5. Laurent E. Calvet & John Y. Campbell & Paolo Sodini, 2007. "Down or Out: Assessing the Welfare Costs of Household Investment Mistakes," Journal of Political Economy, University of Chicago Press, vol. 115(5), pages 707-747, October.
    6. Black, Sandra & Devereux, Paul J. & Lundborg, Petter & Majlesi, Kaveh, 2015. "On the Origins of Risk-Taking," CEPR Discussion Papers 10694, C.E.P.R. Discussion Papers.
    7. Adrian Adermon & Mikael Lindahl & Daniel Waldenström, 2018. "Intergenerational Wealth Mobility and the Role of Inheritance: Evidence from Multiple Generations," Economic Journal, Royal Economic Society, vol. 128(612), pages 482-513, July.
    8. Kerwin Kofi Charles & Erik Hurst, 2003. "The Correlation of Wealth across Generations," Journal of Political Economy, University of Chicago Press, vol. 111(6), pages 1155-1182, December.
    9. Henrik Cronqvist & Stephan Siegel, 2015. "The Origins of Savings Behavior," Journal of Political Economy, University of Chicago Press, vol. 123(1), pages 123-169.
    10. Thomas Piketty & Gabriel Zucman, 2014. "Capital is Back: Wealth-Income Ratios in Rich Countries 1700–2010," The Quarterly Journal of Economics, Oxford University Press, vol. 129(3), pages 1255-1310.
    11. Gregory Clark & Neil Cummins, 2015. "Intergenerational Wealth Mobility in England, 1858–2012: Surnames and Social Mobility," Economic Journal, Royal Economic Society, vol. 125(582), pages 61-85, February.
    12. Hjalmarsson, Randi & Lindquist, Matthew J., 2013. "The origins of intergenerational associations in crime: Lessons from Swedish adoption data," Labour Economics, Elsevier, vol. 20(C), pages 68-81.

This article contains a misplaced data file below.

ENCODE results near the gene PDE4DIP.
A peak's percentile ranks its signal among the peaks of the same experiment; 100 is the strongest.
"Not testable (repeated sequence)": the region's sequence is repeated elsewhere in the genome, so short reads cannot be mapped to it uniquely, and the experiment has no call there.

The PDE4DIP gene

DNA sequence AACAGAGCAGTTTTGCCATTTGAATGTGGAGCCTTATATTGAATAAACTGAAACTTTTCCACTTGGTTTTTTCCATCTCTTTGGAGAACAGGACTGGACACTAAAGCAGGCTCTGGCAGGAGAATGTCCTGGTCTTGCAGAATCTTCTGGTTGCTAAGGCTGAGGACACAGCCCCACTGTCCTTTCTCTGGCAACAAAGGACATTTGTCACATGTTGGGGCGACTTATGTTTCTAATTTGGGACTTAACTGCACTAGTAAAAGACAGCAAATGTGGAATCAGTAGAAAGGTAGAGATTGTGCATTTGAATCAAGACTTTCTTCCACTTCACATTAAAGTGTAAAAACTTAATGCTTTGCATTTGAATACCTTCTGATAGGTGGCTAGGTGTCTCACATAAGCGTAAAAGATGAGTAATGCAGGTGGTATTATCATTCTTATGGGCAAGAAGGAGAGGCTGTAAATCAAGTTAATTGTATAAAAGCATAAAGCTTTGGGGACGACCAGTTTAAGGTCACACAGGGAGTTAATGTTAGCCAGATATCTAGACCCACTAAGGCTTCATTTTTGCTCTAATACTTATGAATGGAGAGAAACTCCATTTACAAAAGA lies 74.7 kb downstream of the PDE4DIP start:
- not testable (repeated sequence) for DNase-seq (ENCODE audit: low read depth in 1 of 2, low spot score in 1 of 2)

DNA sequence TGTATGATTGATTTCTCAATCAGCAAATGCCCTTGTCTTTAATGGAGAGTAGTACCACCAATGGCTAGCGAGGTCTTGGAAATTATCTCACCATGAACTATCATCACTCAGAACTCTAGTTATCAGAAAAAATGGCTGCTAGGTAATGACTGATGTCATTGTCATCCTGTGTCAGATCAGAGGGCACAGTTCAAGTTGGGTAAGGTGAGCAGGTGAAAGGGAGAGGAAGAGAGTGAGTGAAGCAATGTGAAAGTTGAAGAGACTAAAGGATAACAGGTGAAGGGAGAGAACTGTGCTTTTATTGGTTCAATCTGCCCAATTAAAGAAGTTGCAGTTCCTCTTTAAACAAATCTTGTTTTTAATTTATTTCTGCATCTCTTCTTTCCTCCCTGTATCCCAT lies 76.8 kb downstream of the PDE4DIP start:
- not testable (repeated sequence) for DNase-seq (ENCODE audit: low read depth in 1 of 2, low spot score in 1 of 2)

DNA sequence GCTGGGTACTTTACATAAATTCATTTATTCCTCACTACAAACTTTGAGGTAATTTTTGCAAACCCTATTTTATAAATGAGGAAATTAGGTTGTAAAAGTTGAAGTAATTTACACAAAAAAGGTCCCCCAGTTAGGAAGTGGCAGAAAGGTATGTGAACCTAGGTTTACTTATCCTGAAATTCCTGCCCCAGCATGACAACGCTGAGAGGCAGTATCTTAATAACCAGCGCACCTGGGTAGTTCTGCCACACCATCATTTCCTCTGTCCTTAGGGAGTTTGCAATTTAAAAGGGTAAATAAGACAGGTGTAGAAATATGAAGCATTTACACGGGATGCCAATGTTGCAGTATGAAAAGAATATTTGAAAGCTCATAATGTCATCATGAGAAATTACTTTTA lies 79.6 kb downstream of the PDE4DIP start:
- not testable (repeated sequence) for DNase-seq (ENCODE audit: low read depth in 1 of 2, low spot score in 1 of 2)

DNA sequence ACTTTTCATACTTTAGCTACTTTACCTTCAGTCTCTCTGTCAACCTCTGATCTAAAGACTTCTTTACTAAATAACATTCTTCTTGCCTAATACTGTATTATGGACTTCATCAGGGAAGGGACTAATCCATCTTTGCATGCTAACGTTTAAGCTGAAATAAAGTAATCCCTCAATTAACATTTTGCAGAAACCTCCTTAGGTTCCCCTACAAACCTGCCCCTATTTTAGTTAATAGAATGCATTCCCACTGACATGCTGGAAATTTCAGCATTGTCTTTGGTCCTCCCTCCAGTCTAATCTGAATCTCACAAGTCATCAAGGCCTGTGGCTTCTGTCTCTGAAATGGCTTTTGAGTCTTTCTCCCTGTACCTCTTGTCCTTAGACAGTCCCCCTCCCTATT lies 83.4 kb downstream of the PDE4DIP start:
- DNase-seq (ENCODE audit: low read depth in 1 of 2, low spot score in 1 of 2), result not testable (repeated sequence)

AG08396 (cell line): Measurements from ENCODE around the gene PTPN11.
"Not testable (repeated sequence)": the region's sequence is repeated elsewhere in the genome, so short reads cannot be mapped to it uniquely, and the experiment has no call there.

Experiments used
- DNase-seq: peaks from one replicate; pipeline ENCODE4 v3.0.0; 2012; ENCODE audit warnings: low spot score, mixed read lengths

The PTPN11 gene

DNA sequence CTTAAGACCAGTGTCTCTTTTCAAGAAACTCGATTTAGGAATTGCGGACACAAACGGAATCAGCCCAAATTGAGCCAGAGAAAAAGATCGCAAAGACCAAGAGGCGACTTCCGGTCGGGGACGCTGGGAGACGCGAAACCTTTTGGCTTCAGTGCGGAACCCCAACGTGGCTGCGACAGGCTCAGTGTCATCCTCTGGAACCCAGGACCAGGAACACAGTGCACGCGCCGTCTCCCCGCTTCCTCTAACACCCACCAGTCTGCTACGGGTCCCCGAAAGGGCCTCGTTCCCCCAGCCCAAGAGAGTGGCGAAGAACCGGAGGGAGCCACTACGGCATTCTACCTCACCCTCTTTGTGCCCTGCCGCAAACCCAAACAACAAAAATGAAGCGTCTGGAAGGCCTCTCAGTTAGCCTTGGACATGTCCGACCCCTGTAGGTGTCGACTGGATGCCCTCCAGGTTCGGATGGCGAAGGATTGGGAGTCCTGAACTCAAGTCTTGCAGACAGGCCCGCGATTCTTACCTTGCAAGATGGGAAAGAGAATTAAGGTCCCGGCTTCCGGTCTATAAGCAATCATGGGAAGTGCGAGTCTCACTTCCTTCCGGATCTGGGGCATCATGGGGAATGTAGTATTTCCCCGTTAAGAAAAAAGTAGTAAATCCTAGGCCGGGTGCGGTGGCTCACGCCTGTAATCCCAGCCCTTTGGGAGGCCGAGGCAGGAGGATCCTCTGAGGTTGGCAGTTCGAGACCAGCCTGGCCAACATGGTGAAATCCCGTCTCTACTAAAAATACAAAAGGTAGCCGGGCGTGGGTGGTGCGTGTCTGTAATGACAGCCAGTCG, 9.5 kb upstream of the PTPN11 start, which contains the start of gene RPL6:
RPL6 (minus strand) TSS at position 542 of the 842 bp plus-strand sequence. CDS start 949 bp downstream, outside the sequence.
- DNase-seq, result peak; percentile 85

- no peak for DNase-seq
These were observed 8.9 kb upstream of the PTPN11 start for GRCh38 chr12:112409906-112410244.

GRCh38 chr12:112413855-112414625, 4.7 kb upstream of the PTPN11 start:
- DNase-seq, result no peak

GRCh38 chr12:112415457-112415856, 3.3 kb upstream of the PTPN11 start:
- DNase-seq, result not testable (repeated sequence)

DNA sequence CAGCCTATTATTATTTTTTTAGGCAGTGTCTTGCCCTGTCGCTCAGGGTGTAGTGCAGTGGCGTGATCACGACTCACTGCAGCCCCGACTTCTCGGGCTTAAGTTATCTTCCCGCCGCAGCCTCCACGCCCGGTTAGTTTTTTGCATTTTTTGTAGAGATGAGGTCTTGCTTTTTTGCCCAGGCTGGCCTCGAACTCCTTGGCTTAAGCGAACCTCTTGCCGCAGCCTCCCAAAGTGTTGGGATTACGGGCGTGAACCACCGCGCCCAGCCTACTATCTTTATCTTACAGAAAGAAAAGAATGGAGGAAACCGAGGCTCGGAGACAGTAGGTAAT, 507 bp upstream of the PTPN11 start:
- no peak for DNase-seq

13. Sandra E. Black & Paul J. Devereux & Petter Lundborg & Kaveh Majlesi, 2017. "On the Origins of Risk-Taking in Financial Markets," Journal of Finance, American Finance Association, vol. 72(5), pages 2229-2278, October.
    14. Kerwin Charles & Erik Hurst & Alexandra Killewald, 2013. "Marital Sorting and Parental Wealth," Demography, Springer;Population Association of America (PAA), vol. 50(1), pages 51-70, February.
    15. Barnea, Amir & Cronqvist, Henrik & Siegel, Stephan, 2010. "Nature or nurture: What determines investor behavior?," Journal of Financial Economics, Elsevier, vol. 98(3), pages 583-604, December.
    16. Pence Karen M., 2006. "The Role of Wealth Transformations: An Application to Estimating the Effect of Tax Incentives on Saving," The B.E. Journal of Economic Analysis & Policy, De Gruyter, vol. 5(1), pages 1-26, July.
    17. Helena Holmlund & Mikael Lindahl & Erik Plug, 2011. "The Causal Effect of Parents' Schooling on Children's Schooling: A Comparison of Estimation Methods," Journal of Economic Literature, American Economic Association, vol. 49(3), pages 615-651, September.